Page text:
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Alison Aprhys

Perched in a tree fork some 10m above the ground, wearing a multi-lined harness, earmuffs and a hard hat, James Sullivan deftly uses his chainsaw to remove a rotted branch. "It's a very satisfying job,'' he says.

With 20 years' experience, Sullivan, a climbing arborist for Australian Urban Tree Services, reckons it's a great career choice. "You get a real adrenalin rush when you push yourself, work through a challenge and get the right result,'' he says. "Working outdoors up a tree is great.''

"You can have a tree change without moving to the country,'' says Craig Hinton, senior arborist for Frankston City Council in Victoria. Years ago Hinton worked in the windowless office of a bank in the CBD until a friend told him about the arborists' course, and he decided to give it a go.

"It led me to everything I hoped for -- good honest labour in the outdoors,'' he says. After studying a diploma of horticulture specialising in arboriculture, Hinton worked for Wellington Shire in Victoria's Gippsland before returning to Melbourne in 1996 to work with the Frankston City Council as its first qualified arborist. Now president of the International Society of Arboriculture Australia Chapter (ISAAC), Hinton oversees 500 members of the national arboriculture, urban forestry and tree care industry.

"You need patience to be a good arborist,'' he says, explaining that patience is needed more in dealing with people's expectations than with trees. Arborists point out that responsible tree care is an investment, as well looked after trees are attractive and can add value to property, while poorly planned and maintained trees can be a significant liability.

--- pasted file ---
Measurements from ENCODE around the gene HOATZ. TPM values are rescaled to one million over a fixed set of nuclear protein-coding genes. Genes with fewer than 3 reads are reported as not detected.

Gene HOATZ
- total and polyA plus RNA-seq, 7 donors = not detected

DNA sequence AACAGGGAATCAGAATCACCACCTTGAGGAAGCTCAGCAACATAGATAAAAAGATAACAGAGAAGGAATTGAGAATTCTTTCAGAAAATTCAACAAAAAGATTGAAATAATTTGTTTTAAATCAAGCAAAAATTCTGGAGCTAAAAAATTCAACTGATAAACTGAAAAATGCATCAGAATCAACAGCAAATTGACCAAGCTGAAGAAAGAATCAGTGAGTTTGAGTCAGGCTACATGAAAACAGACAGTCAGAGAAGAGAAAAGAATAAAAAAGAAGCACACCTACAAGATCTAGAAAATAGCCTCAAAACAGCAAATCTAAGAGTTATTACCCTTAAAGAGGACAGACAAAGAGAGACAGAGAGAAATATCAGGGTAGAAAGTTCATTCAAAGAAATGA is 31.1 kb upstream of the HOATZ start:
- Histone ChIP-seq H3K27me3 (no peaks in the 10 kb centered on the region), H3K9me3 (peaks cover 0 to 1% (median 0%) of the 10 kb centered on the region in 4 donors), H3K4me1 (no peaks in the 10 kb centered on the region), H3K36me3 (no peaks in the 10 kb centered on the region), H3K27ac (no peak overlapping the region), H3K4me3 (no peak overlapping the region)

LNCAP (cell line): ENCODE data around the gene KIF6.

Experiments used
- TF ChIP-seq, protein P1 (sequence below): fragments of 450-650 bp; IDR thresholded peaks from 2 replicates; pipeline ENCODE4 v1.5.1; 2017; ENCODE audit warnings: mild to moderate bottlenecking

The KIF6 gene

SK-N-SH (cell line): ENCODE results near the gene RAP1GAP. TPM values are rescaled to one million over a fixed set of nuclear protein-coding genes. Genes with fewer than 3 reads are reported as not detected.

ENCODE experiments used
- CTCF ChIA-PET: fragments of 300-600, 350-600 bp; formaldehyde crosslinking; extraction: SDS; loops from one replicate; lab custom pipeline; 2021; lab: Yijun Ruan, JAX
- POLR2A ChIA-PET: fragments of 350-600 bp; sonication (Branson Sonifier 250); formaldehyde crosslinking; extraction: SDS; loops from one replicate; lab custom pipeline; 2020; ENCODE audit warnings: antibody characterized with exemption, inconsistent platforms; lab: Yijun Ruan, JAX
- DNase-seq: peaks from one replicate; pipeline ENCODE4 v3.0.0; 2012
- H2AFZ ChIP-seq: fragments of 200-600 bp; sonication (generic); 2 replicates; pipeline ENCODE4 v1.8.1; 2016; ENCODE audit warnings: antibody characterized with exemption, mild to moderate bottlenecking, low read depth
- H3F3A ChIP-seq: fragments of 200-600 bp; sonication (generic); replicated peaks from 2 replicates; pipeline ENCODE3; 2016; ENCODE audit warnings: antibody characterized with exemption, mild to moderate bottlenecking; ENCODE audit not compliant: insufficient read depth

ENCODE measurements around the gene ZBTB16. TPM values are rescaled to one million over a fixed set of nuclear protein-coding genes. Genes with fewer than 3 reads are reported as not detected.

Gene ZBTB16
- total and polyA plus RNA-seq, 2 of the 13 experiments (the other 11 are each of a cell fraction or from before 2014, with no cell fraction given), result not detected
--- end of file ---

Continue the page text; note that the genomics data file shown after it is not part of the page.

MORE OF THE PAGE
Once the occupation of a bloke with a ute and a chainsaw, today most councils require that their arborist contractor have qualified and trained staff. "Unfortunately, we struggle with the fact that there are many people who think that they can trim trees and they are generally doing more damage -- and it can be incredibly dangerous,'' says Hinton.

"We always encourage people to be properly trained as trees are large, very heavy and unpredictable structures, and chainsaws can be a dangerous tool.'' The industry is generally male dominated. "When I first started, it was a lot more blokey,'' agrees Judy Fakes, head teacher of arboriculture at Sydney's Ryde College of TAFE.

"Now a lot of tree management officers in local government are women -- many come from horticulture, parks and gardens and landscaping.'' Fakes has been teaching for more than 25 years and holds qualifications in agricultural science, education, tree surgery and forestry. She has also been involved in the development of many of the TAFE NSW courses and modules which relate to arboriculture, and was involved in the development of the WorkCover (NSW) code of practice for the amenity tree industry.

"One of the best parts of my job, and a great joy, is running into past students who are now doing fantastic and interesting things,'' says Fakes. One of her past students is Karen Sweeney, city arborist for the City of Sydney.